Ronald Martin Popeil was born May 3, 1935, in the Bronx. When he was 3, his parents divorced and essentially abandoned him.
“I don’t like to talk about my family. It wasn’t very homey,” he said more than once.
Popeil and his older brother spent their early years at a boarding school in upstate New York. Relatives never visited, he later said.
His paternal grandparents claimed the brothers when Ron was about 7, and they lived with an aunt in Florida before moving to Chicago with their grandparents when Popeil was 13.
But his childhood remained unhappy. His grandparents fought constantly and his grandfather was mean, Popeil later said.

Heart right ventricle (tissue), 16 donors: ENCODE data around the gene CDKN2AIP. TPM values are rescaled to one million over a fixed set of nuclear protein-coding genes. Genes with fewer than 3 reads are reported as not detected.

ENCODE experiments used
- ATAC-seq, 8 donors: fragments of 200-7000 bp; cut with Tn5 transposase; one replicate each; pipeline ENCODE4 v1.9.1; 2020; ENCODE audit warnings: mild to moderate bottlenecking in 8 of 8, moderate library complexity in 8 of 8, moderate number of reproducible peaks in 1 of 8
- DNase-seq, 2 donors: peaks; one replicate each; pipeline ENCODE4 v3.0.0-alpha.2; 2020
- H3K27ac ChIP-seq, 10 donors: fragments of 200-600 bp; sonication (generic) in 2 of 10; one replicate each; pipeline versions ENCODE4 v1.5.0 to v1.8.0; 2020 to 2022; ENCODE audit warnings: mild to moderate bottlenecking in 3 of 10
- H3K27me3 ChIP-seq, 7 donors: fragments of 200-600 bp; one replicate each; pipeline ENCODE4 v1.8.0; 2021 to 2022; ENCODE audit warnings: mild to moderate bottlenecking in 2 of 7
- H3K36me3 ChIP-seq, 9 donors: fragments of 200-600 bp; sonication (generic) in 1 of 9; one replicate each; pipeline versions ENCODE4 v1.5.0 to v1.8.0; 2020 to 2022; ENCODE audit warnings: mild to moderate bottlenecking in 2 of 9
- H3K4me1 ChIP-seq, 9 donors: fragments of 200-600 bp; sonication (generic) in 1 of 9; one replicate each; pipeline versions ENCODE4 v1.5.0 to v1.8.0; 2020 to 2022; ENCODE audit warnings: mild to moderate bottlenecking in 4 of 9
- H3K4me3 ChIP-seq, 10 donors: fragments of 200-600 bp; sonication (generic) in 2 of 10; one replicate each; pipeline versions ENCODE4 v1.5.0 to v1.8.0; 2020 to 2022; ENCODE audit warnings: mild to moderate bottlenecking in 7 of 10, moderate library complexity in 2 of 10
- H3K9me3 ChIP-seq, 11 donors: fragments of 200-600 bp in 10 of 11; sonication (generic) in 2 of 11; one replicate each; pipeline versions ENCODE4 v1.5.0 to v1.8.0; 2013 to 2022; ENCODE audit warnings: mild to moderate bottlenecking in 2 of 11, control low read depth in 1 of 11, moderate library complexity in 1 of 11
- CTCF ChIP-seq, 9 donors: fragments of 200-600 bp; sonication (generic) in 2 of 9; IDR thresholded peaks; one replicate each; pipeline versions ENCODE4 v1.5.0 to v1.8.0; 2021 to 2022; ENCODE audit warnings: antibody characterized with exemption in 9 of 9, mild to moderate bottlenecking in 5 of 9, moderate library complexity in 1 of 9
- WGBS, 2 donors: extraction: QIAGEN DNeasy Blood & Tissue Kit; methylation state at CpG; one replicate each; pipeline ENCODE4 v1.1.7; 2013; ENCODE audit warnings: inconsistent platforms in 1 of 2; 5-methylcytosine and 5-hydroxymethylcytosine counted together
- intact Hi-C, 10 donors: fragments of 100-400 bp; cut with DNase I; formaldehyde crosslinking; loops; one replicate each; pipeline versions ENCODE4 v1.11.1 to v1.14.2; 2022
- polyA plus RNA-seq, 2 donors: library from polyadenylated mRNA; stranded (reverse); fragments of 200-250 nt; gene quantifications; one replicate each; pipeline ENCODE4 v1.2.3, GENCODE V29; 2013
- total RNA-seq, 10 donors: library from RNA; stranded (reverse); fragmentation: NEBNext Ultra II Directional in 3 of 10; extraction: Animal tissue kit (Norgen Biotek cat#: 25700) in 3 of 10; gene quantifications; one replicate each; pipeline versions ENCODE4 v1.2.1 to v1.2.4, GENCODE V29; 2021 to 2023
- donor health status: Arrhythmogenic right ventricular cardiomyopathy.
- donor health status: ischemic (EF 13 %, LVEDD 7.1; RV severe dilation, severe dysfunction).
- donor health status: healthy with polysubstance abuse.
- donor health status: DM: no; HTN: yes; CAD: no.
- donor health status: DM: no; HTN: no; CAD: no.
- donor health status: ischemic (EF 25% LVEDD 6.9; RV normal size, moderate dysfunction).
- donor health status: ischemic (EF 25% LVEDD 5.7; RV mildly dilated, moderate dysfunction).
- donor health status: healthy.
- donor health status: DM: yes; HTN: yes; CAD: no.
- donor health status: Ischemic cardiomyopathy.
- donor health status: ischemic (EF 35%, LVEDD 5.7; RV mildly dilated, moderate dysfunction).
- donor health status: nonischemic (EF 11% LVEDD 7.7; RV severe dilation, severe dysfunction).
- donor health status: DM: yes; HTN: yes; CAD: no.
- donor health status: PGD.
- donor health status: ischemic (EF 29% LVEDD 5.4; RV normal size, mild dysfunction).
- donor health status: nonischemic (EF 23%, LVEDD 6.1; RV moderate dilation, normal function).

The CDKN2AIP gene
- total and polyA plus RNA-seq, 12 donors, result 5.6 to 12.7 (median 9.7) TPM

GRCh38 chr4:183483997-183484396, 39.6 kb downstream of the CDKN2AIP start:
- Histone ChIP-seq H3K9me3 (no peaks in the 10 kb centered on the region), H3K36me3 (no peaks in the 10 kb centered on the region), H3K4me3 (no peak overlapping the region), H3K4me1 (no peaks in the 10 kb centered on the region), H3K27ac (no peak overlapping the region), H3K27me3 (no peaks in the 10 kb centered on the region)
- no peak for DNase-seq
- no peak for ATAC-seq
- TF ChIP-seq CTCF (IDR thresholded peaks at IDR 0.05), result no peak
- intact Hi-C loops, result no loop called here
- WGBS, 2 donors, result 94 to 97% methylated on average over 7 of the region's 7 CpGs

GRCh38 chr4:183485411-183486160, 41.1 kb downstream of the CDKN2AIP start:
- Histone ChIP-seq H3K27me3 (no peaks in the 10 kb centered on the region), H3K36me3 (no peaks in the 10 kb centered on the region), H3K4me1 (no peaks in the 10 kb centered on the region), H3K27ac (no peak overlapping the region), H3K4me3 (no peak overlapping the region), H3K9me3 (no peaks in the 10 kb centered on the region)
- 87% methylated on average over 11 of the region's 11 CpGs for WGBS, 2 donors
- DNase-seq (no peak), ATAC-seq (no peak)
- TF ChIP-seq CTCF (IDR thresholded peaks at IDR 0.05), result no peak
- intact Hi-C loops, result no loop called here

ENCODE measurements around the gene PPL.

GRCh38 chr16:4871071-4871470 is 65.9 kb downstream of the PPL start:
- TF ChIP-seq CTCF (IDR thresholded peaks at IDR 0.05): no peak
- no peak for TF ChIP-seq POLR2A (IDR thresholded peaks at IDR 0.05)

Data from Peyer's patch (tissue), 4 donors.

In Chicago, Popeil began discovering his family heritage while working weekends at Popeil Brothers, founded by his father and an uncle in 1939.
The father he barely knew was Samuel Popeil, a descendant of sidewalk hustlers and manufacturer of kitchenware. He also came up with such gadgets as the original Veg-O-Matic and Pocket Fisherman.
On Chicago’s gritty Maxwell Street, Popeil turned to selling his father’s inventions and found he had an affinity for it.
“Through sales I could escape from poverty and the miserable existence I had with my grandparents,” Popeil wrote in his autobiography. “I had lived for 16 years in a home without love, and now I had finally found a form of affection and a human connection through sales.”
As a teen out on his own, Popeil peddled wares in the flagship Woolworth’s downtown, doing as many as six demonstrations in an hour.